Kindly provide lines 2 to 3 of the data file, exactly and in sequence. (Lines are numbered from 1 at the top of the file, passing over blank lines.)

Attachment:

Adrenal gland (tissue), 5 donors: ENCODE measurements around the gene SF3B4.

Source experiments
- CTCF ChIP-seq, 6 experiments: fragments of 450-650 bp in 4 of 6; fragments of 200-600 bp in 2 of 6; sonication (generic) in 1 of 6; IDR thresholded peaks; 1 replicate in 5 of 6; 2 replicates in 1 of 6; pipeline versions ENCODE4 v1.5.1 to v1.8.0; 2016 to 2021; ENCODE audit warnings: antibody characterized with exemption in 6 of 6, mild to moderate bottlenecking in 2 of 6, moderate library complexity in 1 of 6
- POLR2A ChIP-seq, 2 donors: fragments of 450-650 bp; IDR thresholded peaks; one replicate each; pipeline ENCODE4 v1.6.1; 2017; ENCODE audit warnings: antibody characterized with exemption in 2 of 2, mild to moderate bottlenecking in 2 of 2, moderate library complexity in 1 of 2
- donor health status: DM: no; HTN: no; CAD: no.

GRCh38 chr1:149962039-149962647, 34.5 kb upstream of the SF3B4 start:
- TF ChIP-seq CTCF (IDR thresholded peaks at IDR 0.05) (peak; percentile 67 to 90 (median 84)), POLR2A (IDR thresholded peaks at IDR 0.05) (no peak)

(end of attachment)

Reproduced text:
Source experiments
- CTCF ChIP-seq, 6 experiments: fragments of 450-650 bp in 4 of 6; fragments of 200-600 bp in 2 of 6; sonication (generic) in 1 of 6; IDR thresholded peaks; 1 replicate in 5 of 6; 2 replicates in 1 of 6; pipeline versions ENCODE4 v1.5.1 to v1.8.0; 2016 to 2021; ENCODE audit warnings: antibody characterized with exemption in 6 of 6, mild to moderate bottlenecking in 2 of 6, moderate library complexity in 1 of 6